Part of the story's charm is in the variety of its milieus and sensibilities. Following two female protagonists of both centuries—Ester Velasquez and Helen Watt, respectively—we also witness the goings-on of a venerable and drafty house of a rabbi in 1660s London, and glimpse the modern life of a young American academic, Aaron Levy, with heartrending troubles of his own. Perhaps most pivotally, we see an English girl’s time volunteering abroad on a kibbutz in Israel in the years after the war of independence. In spite of a gulf of over 300 years, these characters depend on each other each for their own reasons, any of which can provide parallels in the present day.

The images of these different times and places, brought to life at once through painstaking detail and accessible prose, are startlingly clear, even cinematic. Supporting roles, too, are far from dull. Much more than mere foils, even minor characters are fascinating in their own right. The Rabbi and others around Ester are fascinating -- Rivka, a servant and survivor of Polish pogroms, is not simply loyal, but also intrigues with a timeless intellect and will. The men in Ester Velasquez’s and Helen Watts’ lives wholly determine the courses of their universes. Indeed, perhaps too much for comfort, but believable nevertheless.

The book includes explorations into philosophy as Ester corresponds with Spinoza and others. Ester focuses on the pursuit of philosophy, including its relationship with both her mind and heart as can be seen in this passage:

“How wrong she'd been, to believe a mind could reign over anything. For it did not reign even over itself...and despite all the arguments of all the philosophers, Ester now saw that thought proved nothing. Had Descartes, near his own death, come at last to see his folly? The mind was only an apparatus within the mechanism of the body - and it took little more than a fever to jostle a cog, so that the gear of thought could no longer turn. Philosophy could be severed from life. Blood overmastered ink. And every thin breath she drew told her which ruled her.”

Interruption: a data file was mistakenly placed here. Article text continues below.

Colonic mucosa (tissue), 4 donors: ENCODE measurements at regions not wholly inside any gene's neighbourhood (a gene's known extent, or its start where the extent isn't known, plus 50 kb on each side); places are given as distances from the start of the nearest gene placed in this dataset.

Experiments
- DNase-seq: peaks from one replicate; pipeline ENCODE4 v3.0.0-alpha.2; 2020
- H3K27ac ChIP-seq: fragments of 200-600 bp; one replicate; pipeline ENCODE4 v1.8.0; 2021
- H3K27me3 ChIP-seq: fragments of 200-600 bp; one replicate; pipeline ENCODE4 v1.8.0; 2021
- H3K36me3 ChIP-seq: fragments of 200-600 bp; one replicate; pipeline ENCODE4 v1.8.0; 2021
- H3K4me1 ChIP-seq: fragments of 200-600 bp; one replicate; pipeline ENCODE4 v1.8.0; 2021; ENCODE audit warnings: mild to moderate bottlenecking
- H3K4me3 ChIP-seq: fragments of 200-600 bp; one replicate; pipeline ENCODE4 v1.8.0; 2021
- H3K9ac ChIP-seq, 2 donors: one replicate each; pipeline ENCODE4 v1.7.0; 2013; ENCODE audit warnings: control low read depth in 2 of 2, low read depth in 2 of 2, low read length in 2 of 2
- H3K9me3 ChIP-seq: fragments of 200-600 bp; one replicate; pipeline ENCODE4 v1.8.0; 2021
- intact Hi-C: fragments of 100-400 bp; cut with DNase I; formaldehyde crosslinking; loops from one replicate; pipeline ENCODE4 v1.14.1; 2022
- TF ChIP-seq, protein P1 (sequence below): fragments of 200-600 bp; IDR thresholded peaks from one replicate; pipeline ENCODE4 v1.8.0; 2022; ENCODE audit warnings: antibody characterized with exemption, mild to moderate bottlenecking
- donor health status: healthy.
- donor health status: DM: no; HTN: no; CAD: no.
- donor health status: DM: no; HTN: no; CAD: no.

There are also interesting historical details of the Spanish Inquisition that led the Jewish toward flight into Holland; this suggested to this reader a certain irony when those same Jews ostracized Spinoza for his heretical pantheistic views. The issue of what it is to be Jewish and to enter interfaith relationships in multiple time periods are integral to each of these stories. Is there merit to keeping within the tribe? Are there, regardless of time, place, or commitment, bridges that those who would willingly enter the Jewish community from the outside can never truly cross? Crucially, what does it mean to choose survival over martyrdom? These questions play out in the characters’ personal lives concurrently with Ester’s philosophical forays into the nature of God.

The author's prose is elegant and she takes her time to slowly build the two different narratives until the suspense in both centuries keeps the reader turning the pages. All of the stories yield mysteries and personal travails that made this a deeply moving novel.


Monday, January 07, 2019

Notes on a Former Moon

The Rings of Saturn 


The Rings of Saturn